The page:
Even India’s growth spiral in the years to come will not be able to support the challenges it faces due to its mushrooming population. Illiteracy, poverty, unemployment and lack of infrastructure among others is just the tip of the iceberg, although there is no doubt that India has vast potential, as can be seen from the immense progress it has made, despite roadblocks like widespread corruption, immense labour problems, red tape around every corner and inadequate infrastructure.
However, if India truly wants to be counted among the world’s influential nations and economies, it is going to require a little more support from within. It can be safely said that trying to change the situation by prodding the Government into action is not the most ideal solution, at least in the short run. Another alternative is obviously NGOs, which have done their best in trying to provide a better platform for holistic development of the lesser privileged. However, the job is easier said than done and it is becoming increasingly clear that the NGOs will not be able to bring about blanket changes in society as is required.
This is where a Social Entrepreneur enters. This novel concept is not very widely known, but it can be a powerful tool in bringing about any social change on a major scale. A Social Entrepreneur is one who recognizes a social problem and then uses his/her managing skills to promote a social change. A Social Entrepreneur thinks in terms of how much of an impact he/she has had on society and not merely in terms of profits as a normal entrepreneur would.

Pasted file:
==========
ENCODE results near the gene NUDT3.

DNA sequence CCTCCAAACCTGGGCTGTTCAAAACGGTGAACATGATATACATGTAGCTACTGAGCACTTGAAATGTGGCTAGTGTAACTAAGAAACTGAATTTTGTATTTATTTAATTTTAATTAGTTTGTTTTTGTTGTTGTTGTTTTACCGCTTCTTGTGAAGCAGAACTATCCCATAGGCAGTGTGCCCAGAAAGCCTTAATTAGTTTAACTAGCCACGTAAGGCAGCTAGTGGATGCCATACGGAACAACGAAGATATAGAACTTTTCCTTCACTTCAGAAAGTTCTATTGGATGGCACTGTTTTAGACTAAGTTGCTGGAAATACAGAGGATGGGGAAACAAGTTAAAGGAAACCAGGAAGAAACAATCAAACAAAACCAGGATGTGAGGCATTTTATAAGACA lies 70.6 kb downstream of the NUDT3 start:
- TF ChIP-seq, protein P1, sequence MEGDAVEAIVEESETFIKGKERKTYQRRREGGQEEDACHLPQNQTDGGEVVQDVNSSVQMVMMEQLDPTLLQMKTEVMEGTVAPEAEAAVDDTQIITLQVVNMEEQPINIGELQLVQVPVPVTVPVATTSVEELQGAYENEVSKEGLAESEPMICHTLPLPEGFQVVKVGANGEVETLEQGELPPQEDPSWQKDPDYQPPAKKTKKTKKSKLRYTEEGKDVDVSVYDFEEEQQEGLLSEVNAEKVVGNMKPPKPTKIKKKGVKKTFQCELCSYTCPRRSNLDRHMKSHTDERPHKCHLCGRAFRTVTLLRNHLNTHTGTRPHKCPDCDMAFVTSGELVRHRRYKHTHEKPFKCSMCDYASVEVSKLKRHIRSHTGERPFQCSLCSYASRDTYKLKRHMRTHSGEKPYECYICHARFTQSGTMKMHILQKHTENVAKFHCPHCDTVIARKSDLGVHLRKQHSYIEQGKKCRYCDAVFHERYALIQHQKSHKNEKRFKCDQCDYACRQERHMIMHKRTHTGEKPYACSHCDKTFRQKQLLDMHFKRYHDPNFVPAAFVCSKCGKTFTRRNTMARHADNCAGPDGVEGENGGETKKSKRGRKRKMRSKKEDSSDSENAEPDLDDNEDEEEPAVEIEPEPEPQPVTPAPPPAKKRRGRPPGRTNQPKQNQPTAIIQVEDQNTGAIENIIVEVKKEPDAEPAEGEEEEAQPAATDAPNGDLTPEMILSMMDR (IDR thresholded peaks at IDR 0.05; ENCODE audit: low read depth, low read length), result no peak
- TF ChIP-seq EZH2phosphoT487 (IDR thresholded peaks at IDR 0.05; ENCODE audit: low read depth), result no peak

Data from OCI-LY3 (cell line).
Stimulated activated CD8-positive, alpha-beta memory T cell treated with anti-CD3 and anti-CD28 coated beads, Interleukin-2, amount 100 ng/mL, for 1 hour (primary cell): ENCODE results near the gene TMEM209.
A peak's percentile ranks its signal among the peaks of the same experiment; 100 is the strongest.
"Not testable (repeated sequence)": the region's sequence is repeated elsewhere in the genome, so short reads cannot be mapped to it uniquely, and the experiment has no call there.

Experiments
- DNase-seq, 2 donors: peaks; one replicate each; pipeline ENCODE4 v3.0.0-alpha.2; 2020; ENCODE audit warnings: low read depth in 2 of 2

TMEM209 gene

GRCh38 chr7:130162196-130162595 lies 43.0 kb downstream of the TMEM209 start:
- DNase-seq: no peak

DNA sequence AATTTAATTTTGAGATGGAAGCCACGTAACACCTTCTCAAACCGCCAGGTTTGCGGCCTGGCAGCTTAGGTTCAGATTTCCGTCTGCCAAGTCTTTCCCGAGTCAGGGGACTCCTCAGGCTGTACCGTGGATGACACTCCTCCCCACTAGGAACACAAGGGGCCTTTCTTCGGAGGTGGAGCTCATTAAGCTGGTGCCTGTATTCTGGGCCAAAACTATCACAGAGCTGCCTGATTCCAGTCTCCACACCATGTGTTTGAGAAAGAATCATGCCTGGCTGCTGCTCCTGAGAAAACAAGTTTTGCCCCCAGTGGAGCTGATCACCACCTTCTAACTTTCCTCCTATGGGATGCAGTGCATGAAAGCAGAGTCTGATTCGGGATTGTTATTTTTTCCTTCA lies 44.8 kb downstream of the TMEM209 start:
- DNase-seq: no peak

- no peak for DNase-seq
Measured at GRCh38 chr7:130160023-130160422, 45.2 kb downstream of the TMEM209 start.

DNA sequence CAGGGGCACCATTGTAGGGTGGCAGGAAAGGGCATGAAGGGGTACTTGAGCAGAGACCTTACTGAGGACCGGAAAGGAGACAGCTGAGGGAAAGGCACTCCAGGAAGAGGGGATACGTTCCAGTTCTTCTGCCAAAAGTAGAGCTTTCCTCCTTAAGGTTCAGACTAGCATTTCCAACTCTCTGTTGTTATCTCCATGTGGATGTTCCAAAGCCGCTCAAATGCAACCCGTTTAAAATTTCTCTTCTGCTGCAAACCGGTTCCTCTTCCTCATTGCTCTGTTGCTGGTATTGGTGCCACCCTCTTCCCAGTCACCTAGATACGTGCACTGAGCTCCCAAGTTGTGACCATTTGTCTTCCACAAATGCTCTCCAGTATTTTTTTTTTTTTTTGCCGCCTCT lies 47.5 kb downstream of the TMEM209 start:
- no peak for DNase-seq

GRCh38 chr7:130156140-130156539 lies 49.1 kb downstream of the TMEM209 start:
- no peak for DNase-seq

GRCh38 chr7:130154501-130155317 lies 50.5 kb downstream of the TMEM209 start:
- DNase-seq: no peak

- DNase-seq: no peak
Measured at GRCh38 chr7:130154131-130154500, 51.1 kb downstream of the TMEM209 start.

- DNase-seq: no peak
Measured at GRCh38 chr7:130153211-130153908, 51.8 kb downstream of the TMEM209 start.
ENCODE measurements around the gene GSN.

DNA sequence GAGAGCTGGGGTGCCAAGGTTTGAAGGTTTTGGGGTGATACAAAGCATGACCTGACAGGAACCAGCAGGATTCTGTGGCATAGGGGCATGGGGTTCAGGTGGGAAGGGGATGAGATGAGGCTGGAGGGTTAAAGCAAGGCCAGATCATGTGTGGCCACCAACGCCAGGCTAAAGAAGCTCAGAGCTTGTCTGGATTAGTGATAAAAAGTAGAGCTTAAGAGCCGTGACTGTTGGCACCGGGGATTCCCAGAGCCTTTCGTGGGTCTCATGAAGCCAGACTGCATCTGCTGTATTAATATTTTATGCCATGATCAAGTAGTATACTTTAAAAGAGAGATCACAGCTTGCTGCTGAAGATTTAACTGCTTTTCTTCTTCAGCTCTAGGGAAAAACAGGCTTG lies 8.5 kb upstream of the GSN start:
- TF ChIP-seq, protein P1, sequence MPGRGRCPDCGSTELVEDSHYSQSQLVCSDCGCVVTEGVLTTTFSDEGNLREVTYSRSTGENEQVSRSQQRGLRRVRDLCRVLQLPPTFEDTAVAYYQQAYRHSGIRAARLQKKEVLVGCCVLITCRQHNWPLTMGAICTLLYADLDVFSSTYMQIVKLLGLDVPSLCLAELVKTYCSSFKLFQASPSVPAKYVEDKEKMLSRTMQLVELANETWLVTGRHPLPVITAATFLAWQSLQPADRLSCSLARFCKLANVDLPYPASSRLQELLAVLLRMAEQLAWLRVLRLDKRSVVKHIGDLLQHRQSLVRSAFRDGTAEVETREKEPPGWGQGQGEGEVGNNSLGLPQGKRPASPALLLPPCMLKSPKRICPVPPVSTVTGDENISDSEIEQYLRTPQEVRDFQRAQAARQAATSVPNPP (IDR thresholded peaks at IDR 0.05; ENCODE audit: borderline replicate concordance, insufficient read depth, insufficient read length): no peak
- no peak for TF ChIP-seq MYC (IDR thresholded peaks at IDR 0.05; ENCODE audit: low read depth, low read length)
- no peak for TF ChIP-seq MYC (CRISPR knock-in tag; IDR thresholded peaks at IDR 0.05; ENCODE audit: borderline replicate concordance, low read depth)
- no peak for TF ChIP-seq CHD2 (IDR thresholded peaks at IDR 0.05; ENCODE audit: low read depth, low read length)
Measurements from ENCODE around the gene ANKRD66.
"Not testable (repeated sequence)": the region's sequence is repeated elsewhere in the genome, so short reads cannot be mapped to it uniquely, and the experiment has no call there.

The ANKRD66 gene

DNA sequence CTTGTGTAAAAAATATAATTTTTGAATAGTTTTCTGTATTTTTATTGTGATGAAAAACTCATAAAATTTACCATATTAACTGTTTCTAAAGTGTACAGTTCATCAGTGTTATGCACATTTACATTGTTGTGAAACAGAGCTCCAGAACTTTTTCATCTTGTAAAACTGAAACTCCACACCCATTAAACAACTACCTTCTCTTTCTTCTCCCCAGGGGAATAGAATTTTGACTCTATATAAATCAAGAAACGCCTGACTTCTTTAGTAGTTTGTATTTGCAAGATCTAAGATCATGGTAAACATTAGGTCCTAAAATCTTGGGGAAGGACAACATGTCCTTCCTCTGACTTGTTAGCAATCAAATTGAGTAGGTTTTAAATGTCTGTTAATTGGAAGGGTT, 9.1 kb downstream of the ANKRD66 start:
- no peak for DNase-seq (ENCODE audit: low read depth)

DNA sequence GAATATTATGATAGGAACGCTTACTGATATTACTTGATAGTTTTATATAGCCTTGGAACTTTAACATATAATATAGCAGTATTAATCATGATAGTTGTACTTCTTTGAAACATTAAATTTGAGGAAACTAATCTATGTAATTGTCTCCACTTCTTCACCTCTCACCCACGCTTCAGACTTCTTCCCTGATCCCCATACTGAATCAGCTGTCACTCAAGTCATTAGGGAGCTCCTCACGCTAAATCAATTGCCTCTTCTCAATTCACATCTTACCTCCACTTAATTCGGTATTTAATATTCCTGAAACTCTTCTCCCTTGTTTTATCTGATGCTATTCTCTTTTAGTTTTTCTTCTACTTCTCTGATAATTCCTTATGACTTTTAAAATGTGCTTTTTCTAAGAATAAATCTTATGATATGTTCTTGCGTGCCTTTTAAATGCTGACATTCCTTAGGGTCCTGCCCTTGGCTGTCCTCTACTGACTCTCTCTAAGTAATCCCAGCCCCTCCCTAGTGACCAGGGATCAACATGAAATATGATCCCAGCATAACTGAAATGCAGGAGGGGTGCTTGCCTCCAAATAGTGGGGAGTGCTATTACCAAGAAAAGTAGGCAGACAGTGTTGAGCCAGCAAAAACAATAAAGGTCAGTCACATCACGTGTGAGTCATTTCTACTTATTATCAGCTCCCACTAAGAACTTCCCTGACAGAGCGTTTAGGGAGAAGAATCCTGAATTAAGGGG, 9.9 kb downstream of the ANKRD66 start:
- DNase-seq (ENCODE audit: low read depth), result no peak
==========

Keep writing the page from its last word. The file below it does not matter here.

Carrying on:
Social Entrepreneurship is more tuned to making broad based long term changes in society. It aims at empowerment and development, rather than just lending a helping hand for a short span of time. This essence of Social Entrepreneurship is what distinguishes it from NGOs and also what makes it so important in context to India’s future growth.
A few illustrations could better demonstrate the magnitude of Social entrepreneurship.
There is Muhammad Yunus, founder of Grameen Bank in Bangladesh, which involves giving small loans to the impoverished without requiring collateral. Another local example is that of Professor Francine Pinto, who runs ‘Garbage Concern’ in Mumbai. The concern collects wet garbage from housing societies and transforms them into Vermicompost, which they then proceed to sell. Using this money, they are training many slum youth to perform the same procedures.
Thus, Social Entrepreneurship is an ideal way to turn the country’s problems into opportunities to develop. This has prompted many youth to implement their reform ideas, leading to startling results. Social Entrepreneurship provides us youth an outlet to advocate change on our own. It is an ideal way to bring about the societal change in India from within. If all of us join hands in creating or helping create sustaining endeavors for the lesser privileged, then the day when we have a considerably literate and egalitarian society is not far away.